Anxiety is one of those things that almost everyone has dealt with at some point in their life. Some of us just deal with anxiety on a much greater scale than others. I have personally dealt with anxiety on a pretty bad level, so when I sat down with an old friend to chat about her struggles it was something I could definitely empathize with.
Felisa reached out to me on Facebook and told me she wanted to be featured on the #FROREALlifeStories series.
She let me know that she felt she needed to share her anxiety story as a way to help her overcome it. It is something that she has recently started to acknowledge instead of sweeping it under the rug and trying to pretend it does not exist.
So, that is exactly what she did as we sat in a crowded Starbucks one afternoon. Felisa took me to the places in her life that she feels her anxiety was born.
When did you first start experiencing really bad anxiety?
– It really started getting bad around 14 or 15 years old. That’s when I had my first panic attack in school. When it happened someone mentioned that they thought I was having an, “anxiety attack.” It kind of happened out the blue.
Felisa explained that around that time in her life she was in a downward spiral. She felt that things started getting more negative and she was always crying a lot. Her friends thought she was doing it for attention, but she says that she doesn’t even like attention. She knew that was not was happening. Her anxiety attacks would continue to happen at school and she could not control it.
Do you know if there was root issue that could have been causing your anxiety?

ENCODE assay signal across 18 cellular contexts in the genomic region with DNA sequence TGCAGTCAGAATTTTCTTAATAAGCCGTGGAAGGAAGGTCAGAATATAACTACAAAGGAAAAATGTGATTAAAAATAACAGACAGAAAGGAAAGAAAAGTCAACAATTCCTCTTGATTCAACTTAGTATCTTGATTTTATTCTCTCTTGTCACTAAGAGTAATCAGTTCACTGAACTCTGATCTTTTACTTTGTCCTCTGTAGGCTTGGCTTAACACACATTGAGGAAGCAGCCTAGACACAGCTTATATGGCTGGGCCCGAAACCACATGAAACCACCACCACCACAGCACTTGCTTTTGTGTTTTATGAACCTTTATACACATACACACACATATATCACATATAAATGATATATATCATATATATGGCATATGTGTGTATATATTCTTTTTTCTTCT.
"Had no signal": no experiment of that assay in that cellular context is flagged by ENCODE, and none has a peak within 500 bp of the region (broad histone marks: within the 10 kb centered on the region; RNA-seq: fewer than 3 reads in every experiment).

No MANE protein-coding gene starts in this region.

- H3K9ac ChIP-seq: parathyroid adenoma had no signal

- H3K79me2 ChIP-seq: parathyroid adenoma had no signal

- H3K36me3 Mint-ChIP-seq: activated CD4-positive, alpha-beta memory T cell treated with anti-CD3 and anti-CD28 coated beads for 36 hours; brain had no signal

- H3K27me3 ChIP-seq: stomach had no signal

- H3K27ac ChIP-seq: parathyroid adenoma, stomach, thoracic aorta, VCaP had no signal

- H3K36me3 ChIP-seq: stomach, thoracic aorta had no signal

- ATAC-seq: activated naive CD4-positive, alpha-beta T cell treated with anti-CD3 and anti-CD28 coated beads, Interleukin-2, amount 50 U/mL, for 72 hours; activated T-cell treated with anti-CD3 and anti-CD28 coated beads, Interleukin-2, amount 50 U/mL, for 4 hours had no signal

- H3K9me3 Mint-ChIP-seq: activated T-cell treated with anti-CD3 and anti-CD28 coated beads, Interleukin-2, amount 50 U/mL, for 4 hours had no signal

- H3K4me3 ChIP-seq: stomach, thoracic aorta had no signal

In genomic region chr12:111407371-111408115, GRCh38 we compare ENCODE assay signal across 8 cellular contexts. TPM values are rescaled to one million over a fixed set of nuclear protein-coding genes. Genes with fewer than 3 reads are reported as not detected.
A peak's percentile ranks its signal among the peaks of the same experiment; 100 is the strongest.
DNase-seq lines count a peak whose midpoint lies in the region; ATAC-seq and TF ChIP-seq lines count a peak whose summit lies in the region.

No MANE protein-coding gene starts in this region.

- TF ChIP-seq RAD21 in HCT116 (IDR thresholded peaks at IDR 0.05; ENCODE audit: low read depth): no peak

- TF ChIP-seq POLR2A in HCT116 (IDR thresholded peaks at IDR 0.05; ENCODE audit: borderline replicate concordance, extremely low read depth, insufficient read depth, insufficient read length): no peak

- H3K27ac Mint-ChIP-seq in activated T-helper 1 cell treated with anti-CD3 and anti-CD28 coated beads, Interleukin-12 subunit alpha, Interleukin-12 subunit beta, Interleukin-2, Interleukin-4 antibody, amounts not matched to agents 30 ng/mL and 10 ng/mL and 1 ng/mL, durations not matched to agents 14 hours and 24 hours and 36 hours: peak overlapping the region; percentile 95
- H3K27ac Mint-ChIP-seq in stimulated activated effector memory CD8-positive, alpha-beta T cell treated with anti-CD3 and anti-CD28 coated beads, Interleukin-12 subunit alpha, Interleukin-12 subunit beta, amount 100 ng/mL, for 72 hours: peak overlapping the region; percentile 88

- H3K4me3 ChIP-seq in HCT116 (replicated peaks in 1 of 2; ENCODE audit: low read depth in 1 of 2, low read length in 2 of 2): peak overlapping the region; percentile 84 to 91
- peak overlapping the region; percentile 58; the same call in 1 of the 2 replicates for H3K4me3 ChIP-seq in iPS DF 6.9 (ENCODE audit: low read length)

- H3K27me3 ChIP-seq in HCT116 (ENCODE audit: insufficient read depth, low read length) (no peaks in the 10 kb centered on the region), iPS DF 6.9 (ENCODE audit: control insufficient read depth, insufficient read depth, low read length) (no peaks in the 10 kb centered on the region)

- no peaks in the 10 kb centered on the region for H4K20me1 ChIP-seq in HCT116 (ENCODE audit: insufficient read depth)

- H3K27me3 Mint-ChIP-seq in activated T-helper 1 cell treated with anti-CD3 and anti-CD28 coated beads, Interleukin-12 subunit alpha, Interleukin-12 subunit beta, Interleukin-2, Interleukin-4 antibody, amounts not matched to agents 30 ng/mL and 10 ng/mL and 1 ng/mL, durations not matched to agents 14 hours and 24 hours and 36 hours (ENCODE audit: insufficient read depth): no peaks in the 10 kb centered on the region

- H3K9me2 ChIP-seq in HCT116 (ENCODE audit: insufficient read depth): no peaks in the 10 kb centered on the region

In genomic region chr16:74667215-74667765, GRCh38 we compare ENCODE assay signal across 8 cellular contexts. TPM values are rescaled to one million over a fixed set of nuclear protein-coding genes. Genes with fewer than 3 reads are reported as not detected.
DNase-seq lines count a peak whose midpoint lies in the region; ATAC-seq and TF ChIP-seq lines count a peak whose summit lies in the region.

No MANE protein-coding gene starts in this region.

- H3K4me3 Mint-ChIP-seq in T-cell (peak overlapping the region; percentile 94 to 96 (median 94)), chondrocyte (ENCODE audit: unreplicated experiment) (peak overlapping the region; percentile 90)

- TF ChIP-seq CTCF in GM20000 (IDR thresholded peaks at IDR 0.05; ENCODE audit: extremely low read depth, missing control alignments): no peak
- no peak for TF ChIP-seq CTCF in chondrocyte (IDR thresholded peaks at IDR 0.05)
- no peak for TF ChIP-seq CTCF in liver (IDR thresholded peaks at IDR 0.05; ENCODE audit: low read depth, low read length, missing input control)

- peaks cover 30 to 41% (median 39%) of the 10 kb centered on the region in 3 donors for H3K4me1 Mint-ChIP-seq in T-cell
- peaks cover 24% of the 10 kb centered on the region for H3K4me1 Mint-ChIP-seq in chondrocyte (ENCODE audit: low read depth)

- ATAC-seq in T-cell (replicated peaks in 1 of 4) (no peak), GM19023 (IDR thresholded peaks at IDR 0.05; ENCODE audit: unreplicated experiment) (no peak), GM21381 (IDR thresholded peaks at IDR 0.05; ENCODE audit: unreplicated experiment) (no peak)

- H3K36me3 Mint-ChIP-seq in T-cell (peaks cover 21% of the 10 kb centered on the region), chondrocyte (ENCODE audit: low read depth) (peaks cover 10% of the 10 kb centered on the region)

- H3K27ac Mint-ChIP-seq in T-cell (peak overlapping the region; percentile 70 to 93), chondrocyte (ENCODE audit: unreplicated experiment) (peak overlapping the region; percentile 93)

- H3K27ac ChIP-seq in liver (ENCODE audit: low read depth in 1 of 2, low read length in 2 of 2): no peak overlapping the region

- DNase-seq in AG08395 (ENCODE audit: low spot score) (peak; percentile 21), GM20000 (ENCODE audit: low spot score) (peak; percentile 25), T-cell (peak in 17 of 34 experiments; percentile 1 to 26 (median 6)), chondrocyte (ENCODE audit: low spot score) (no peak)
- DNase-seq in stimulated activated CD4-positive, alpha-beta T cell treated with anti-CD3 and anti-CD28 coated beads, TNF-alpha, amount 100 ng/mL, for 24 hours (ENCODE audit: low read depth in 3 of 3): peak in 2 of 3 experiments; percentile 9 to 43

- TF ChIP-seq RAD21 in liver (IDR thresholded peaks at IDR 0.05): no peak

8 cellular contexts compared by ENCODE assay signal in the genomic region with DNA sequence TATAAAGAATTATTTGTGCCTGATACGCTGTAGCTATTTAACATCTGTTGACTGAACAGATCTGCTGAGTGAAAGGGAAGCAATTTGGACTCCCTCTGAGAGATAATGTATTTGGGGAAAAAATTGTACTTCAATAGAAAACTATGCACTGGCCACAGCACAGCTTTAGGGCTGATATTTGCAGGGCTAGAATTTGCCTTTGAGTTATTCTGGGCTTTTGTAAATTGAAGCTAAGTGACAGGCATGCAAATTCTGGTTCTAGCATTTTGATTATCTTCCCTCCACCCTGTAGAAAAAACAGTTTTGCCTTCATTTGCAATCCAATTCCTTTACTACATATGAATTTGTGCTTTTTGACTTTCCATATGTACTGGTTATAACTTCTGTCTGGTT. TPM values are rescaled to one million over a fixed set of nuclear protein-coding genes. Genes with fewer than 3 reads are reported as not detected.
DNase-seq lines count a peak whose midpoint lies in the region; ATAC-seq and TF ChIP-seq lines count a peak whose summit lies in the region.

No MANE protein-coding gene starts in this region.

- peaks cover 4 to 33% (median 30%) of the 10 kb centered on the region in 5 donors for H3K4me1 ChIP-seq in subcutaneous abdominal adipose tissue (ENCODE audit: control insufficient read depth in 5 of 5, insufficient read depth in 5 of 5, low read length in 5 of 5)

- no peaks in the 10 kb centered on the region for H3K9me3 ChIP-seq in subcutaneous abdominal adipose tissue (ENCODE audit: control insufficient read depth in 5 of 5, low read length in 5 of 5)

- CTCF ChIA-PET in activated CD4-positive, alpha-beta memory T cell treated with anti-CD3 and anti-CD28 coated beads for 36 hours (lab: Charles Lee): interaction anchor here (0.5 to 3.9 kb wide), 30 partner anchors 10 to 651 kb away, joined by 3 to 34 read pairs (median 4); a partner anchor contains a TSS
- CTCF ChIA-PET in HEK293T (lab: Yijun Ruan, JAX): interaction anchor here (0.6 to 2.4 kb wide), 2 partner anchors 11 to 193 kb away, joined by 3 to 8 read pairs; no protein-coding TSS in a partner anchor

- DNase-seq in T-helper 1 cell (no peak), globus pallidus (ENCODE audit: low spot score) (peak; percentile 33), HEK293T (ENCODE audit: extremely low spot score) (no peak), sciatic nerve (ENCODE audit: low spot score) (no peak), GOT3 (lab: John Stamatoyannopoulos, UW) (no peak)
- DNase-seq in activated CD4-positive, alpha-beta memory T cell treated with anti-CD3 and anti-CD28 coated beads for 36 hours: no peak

– Yes, I think it is because from age 6-11 years old I was molested by my cousin when I would visit my Grandma’s house. I stopped going for a while, for a few years. When I was 15 I had gone to visit my Grandma again, and the cousin that molested me lives with my Grandma. My Grandma asked me while I was there, “Remember when you and Carlos were together, you asked for it didn’t you?” She was talking about the time that she walked in on my cousin molesting me. I did not say anything back to her because I was raised to respect.
Felisa could not believe that her Grandma would imply that she wanted those awful things to happen to her. She was completely insulted and disgusted, and she never went back to see her Grandma for years after that. It would be about 6 years later before she saw that side of her family again. She just could not go back there after all that had happened, especially with her cousin still being there.
That definitely is enough to cause anyone some post traumatic stress. What started to happen to you mentally after that visit with your Grandma?
– My self esteem was so slow. I had a lot of self doubt. People would think that my self esteem is low because weight issues, when really it is due to anxiety and all of the memories from my past. I just ignored it for so long, but it started to come out in other ways.
Did you ever tell anyone about you being molested?
– Yes, my mom asked why I did not want to go visit my Grandma anymore. I ended up telling her that I was molested by my cousin. She was so upset. I told her what my Grandma said, and she told me that I never had to go again after that.
How did you deal with your anxiety throughout high school?
– I started to experiment with drugs and things like that as a way to get around what was going on. But, that did not help completely. So, I started to work ALOT. I had 3 jobs for almost 4 years, so it helped with anxiety – I just kept busy. Being busy kept my mind occupied.
Felisa explained that her anxiety spiked out of control after a more recent break up earlier this year. She explained how she devoted so much time to a person that was no good for her and that put her down as a person. After that break up, it made her interactions with others in the dating world very difficult. She realized that her relationships would continue to suffer unless she acknowledged her issues.